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National Research Council (US) Panel on Collecting, Storing, Accessing, and Protecting Biological Specimens and Biodata in Social Surveys; Hauser RM, Weinstein M, Pool R, et al., editors. Conducting Biosocial Surveys: Collecting, Storing, Accessing, and Protecting Biospecimens and Biodata. Washington (DC): National Academies Press (US); 2010.

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Conducting Biosocial Surveys: Collecting, Storing, Accessing, and Protecting Biospecimens and Biodata.

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Rapidly developing technology has made it increasingly feasible and attractive for researchers to collect blood and other biological specimens in nonclinical settings. As a result, those who conduct multipurpose household surveys have become increasingly interested in collecting various types of biospecimens along with responses to the more familiar social and behavioral questions (see, for example, National Research Council, 2008). Doing so enables researchers to extend their standard analyses of social and behavioral measures by integrating various biomarkers into their theoretical frameworks and empirical models. This practice of collecting biological specimens along with the traditional social and behavioral data promises a variety of benefits with respect to the sorts of questions that can be answered and the types of connections that can be explored, but it also adds a great deal of complexity—and cost—to the investigator’s task. Although social scientists have long had to be concerned about such things as informed consent, privacy, collection and storage issues, and data sharing, the addition of biospecimens to their studies creates new issues and casts old issues in a new light.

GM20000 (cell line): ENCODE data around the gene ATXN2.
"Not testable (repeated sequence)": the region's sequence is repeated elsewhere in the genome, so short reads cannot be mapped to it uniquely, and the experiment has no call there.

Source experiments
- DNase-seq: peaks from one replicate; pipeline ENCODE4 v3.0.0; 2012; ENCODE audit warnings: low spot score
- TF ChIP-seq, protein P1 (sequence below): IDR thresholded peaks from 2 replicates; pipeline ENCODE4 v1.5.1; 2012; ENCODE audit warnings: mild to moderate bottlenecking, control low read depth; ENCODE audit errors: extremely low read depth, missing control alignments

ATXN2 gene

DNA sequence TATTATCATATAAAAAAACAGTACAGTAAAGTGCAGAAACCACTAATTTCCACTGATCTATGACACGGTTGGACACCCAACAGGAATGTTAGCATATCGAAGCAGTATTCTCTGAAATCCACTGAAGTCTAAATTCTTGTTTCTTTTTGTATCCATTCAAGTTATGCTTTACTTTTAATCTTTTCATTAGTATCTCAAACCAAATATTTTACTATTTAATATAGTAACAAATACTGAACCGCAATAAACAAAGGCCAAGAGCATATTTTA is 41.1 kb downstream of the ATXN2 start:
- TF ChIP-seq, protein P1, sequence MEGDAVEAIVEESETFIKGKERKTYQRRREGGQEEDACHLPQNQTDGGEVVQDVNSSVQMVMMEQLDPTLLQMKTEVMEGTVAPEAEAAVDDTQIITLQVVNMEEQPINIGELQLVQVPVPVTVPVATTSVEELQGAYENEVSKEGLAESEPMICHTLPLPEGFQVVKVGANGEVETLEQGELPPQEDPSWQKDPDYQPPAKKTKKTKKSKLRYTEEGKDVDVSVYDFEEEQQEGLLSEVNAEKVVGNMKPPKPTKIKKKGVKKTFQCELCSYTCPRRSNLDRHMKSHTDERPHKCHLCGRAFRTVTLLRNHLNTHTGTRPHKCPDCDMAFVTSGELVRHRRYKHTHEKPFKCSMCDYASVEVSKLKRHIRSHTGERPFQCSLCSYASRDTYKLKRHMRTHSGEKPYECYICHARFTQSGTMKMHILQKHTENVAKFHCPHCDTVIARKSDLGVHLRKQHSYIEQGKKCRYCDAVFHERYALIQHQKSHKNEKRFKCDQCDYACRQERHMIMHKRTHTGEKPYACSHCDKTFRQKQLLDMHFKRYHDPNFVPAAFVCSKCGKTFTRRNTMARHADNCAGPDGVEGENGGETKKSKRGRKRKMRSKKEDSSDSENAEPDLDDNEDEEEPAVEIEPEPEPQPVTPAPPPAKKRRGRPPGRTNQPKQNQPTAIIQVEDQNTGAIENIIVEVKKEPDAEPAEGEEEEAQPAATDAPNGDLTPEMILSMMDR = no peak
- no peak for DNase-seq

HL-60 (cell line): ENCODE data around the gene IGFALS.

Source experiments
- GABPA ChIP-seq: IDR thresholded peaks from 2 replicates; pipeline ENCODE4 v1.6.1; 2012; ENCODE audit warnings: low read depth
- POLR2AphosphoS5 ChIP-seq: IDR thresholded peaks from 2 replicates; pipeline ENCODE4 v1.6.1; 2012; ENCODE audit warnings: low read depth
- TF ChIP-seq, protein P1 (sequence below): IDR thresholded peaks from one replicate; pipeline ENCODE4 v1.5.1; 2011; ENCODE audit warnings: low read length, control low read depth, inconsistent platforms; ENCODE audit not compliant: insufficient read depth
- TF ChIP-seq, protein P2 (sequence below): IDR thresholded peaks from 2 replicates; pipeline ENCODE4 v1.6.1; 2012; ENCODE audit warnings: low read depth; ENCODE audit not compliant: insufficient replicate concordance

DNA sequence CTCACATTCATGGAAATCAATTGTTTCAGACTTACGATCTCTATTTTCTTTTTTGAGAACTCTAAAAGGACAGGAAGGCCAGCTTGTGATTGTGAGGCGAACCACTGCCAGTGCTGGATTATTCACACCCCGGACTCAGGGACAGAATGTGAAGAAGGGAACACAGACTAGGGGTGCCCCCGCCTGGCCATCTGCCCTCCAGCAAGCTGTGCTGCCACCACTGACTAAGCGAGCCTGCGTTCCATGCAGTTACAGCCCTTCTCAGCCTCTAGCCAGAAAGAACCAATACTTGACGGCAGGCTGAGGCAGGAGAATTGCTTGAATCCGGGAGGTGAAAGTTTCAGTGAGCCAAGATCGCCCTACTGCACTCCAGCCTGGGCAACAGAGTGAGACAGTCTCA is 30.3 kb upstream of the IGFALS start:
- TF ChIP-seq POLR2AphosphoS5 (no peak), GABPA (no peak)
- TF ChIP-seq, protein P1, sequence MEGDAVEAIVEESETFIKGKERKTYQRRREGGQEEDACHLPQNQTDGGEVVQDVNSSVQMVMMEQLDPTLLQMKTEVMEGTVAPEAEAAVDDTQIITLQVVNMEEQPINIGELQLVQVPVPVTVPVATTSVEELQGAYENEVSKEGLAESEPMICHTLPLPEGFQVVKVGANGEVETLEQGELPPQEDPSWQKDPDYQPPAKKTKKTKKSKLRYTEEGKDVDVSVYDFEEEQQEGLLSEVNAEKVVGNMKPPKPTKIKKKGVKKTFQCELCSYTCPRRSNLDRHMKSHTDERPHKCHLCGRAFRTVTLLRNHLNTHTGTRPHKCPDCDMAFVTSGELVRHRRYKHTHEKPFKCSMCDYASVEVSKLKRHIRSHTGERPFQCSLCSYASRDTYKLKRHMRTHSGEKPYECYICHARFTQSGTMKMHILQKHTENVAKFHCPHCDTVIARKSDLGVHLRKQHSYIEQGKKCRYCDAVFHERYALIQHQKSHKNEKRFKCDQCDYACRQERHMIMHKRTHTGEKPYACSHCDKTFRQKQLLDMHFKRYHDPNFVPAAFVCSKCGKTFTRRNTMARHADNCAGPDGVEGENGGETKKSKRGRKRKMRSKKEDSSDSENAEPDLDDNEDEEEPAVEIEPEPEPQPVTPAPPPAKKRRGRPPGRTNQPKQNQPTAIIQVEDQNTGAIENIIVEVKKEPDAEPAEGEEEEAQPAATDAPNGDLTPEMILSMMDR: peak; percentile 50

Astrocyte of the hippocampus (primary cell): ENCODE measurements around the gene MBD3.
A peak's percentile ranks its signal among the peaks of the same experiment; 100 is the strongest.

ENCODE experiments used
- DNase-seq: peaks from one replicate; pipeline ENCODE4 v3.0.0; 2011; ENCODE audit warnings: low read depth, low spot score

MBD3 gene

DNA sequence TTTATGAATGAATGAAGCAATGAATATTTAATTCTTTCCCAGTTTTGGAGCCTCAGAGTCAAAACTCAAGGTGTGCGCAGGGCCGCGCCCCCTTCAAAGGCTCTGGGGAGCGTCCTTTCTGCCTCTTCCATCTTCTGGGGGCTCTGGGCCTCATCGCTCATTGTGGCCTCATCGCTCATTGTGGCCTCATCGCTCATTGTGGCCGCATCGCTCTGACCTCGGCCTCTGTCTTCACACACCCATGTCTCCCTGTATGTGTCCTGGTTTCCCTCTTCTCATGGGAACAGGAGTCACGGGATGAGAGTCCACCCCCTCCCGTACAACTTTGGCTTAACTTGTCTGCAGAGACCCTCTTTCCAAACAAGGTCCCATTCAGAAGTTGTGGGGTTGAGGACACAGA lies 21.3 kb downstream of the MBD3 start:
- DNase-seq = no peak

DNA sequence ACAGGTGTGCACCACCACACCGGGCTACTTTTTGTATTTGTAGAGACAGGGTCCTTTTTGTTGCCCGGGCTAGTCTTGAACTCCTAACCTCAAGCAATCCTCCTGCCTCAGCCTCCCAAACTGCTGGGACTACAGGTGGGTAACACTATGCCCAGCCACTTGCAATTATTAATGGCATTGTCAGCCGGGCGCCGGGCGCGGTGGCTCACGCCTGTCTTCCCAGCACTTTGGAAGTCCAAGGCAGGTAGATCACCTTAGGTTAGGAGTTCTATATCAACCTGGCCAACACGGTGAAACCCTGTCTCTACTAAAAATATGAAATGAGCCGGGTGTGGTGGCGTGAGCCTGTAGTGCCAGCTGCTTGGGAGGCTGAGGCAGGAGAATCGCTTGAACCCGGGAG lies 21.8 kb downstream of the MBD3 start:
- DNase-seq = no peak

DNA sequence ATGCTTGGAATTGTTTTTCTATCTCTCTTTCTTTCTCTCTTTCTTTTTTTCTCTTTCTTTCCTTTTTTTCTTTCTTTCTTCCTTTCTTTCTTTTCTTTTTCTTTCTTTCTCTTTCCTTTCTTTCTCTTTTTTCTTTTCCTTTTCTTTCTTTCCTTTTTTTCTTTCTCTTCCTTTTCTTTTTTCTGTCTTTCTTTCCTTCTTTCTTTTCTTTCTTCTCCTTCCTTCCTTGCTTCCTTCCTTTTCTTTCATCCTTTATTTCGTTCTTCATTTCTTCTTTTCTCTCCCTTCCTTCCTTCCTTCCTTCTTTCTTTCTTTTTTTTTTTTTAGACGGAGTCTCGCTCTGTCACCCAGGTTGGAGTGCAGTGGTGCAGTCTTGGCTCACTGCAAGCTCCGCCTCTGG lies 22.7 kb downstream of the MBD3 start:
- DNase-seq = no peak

Social science researchers wishing to collect biospecimens must address a wide variety of additional legal, ethical, and social issues, as well as a number of practical issues related to the storage, retrieval, and sharing of data. For example, deriving biological data from biospecimens and linking them to social science databases adds considerable effort and costs associated with developing a biorepository, establishing data sharing policies, implementing an increasingly complex informed consent process, establishing an additional process for reviewing how the biodata are going to be shared and used for secondary analysis, executing material transfer agreements, dealing with intellectual property issues, and navigating a more complex process for obtaining Institutional Review Board (IRB) approval that encompasses both human subjects protection and biosafety compliance (Box 1-1 presents the panel’s definitions of some key terms used in this report that need to be clearly distinguished in the context of this study). Researchers also must consider what steps are necessary to protect the confidentiality of participants, especially when data obtained from biospecimens are uniquely identifying. Finally, a number of questions must be answered about what happens to the biospecimens beyond the life of the particular investigation: Will the biospecimens be stored? If so, who will be allowed to use them? What permissions will be necessary? Who owns the biospecimens? Who can discard them? How long will they be retained? Can subjects demand their destruction? Does this include destruction of any biodata derived from them? Can the specimens and data be used for purposes other than those specified in the subjects’ original consent? Will the investigator report back to subjects on findings with health implications for them or their family? Will the investigator contact other family members? What are the limits on the investigator’s ability to maintain confidentiality? Are there circumstances in which biological specimens may be acquired for research purposes without consent?